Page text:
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Wednesday December 8th

Here's what the "I Act On" diversity pledge could mean for UNC

Interim Chancellor Kevin Guskiewicz gave updates about the University at the meeting of the Faculty Council and the General Faculty in Genome Sciences Building on March 8, 2019.  He discussed the naming of the Adams School of Dentistry, campaign events, the General Education Curriculum and diversity.
Buy Photos Interim Chancellor Kevin Guskiewicz gave updates about the University at the meeting of the Faculty Council and the General Faculty in Genome Sciences Building on March 8, 2019. He discussed the naming of the Adams School of Dentistry, campaign events, the General Education Curriculum and diversity.

UNC Interim Chancellor Kevin Guskiewicz signed the “I Act On” pledge on Feb. 20 during the Check Your Blind Spots tour, joining over 15,000 other individual pledgers across the United States. 

“This pledge is a promise, to myself and the University community, to foster an atmosphere and environment where everyone feels included, represented and respected,” Guskiewicz said in a statement. “It’s a commitment to lead by example. When our words and actions align, we are a community that is welcoming to all.”

CEO Action for Diversity & Inclusion, which runs the pledge, is a collective of businesses devoted to advancing inclusivity in the workplace. More than 600 CEOs and their businesses take part in the commitment, said Crawford Pounds, CEO Action spokesperson and managing partner of Southeast for PwC.

The coalition seeks to increase awareness of unconscious biases, both in the workplace and in relevant organizations, including universities.

“The CEO Action coalition recognizes that in order to drive real change, there must be commitment not only from CEOs and the current workforce, but also our future workforce to collectively create and participate in inclusive environments,” Pounds said in a statement to the DTH.

UNC is now a signatory of the CEO Action coalition after Guskiewicz signed the CEO Action pledge on its behalf, Pounds said. Other university signatories include Duke University and Wake Forest University.

CEO Action’s “I Act On” pledge is an individual commitment that involves both recognizing one’s biases and taking action to change them, Pounds said, and it can be signed on their website.

“The pledge gives people a tangible way to check themselves and their unconscious biases, while standing up for others in the process,” Pounds said in the statement. 

Signers are encouraged to check their biases and take steps to understand and rid themselves of them, initiate meaningful conversations and move outside their comfort zones.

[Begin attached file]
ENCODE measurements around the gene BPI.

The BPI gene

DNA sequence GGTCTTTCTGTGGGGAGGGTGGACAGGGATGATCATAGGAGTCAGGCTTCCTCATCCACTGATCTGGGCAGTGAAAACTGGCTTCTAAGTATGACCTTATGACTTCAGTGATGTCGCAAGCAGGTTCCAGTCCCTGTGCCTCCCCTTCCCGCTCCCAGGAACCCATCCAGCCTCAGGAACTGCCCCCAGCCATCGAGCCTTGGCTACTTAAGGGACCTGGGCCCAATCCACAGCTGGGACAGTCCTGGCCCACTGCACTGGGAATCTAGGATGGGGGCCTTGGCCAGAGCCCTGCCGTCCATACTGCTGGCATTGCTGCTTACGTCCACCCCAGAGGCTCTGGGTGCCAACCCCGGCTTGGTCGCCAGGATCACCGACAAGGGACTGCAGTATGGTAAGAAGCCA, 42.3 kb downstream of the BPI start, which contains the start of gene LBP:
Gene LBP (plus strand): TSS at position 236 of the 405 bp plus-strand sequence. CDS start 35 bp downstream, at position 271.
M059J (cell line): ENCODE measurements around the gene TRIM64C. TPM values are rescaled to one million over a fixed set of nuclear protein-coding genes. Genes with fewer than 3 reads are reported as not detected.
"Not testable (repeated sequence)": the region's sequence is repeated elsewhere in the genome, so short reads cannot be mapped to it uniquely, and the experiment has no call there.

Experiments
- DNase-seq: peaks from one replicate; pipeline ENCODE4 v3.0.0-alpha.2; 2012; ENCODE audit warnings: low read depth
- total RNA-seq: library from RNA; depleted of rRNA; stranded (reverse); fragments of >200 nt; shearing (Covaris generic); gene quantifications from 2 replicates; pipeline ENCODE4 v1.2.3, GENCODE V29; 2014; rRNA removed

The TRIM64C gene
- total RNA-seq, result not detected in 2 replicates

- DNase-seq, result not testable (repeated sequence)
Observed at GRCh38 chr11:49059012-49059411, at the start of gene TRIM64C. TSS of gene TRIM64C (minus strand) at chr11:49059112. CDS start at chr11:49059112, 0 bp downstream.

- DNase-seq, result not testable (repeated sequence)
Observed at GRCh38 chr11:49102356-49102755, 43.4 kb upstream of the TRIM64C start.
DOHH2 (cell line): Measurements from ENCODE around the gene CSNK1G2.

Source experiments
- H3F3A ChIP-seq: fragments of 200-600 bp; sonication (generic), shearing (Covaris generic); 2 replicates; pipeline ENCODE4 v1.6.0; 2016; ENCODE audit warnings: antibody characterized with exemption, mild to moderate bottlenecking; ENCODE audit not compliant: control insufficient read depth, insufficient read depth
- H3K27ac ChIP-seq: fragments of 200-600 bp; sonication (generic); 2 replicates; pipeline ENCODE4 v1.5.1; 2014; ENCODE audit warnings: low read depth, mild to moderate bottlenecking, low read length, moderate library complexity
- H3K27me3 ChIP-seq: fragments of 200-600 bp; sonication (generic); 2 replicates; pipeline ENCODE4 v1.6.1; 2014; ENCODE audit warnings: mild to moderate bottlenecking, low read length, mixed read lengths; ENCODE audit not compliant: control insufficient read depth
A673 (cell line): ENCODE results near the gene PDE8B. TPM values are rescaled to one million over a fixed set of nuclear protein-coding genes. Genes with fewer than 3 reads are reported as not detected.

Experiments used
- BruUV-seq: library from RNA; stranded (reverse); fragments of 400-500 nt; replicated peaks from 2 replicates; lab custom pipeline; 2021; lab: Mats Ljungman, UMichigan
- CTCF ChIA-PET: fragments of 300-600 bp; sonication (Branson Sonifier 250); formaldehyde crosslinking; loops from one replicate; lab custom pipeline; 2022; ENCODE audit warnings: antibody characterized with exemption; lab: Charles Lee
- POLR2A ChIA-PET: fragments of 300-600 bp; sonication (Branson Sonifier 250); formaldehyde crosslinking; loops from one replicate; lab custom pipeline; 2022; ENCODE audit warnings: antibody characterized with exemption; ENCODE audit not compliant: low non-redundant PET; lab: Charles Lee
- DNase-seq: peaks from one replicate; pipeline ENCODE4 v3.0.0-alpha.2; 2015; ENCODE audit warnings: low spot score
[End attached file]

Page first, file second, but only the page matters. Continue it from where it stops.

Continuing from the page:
The Check Your Blind Spots tour, which was brought to UNC on Feb. 20, is another way CEO Action has gone about promoting this awareness.

The tour, which was held on the Blind Spots bus in Hanes parking lot, featured virtual reality and other interactive technology to help show attendees the biases that may exist when perceiving others’ abilities. Guskiewicz and others signed the “I Act On” pledge while at the event.

“It’s vital that students better understand the perspectives of others, especially as they enter the workforce and can play an active role in driving change for more inclusivity,” Pounds said in the statement. “Leaving the tour, I hope students learned a bit more about their own unconscious biases and are truly driven to action.”

Vice Chancellor for Workforce Strategy, Equity and Engagement Felicia Washington said in a statement that she was excited the tour was brought to the University. Despite the rainy weather on the day of the event, she said the tour went well.

“While we wish the weather would have cooperated, we thought it was a great success and hope we can bring it back to campus again,” Washington said in the statement. “Those who participated talked about how eye-opening the experience was, and we are hopeful that many of those who took the chance to tour will also come to the Carolina Conversations later this month.”

Washington emphasized how important she thinks this commitment to addressing biases is, both for students and faculty.

“We want to be well-informed, engaged citizens, and to do that, we must connect with those around us, and those who are different from us,” Washington said in the statement. “... Knowing our biases better positions us all to do so, and this opportunity was just one of many we hope Carolina can provide students and employees.”

university@dailytarheel.com

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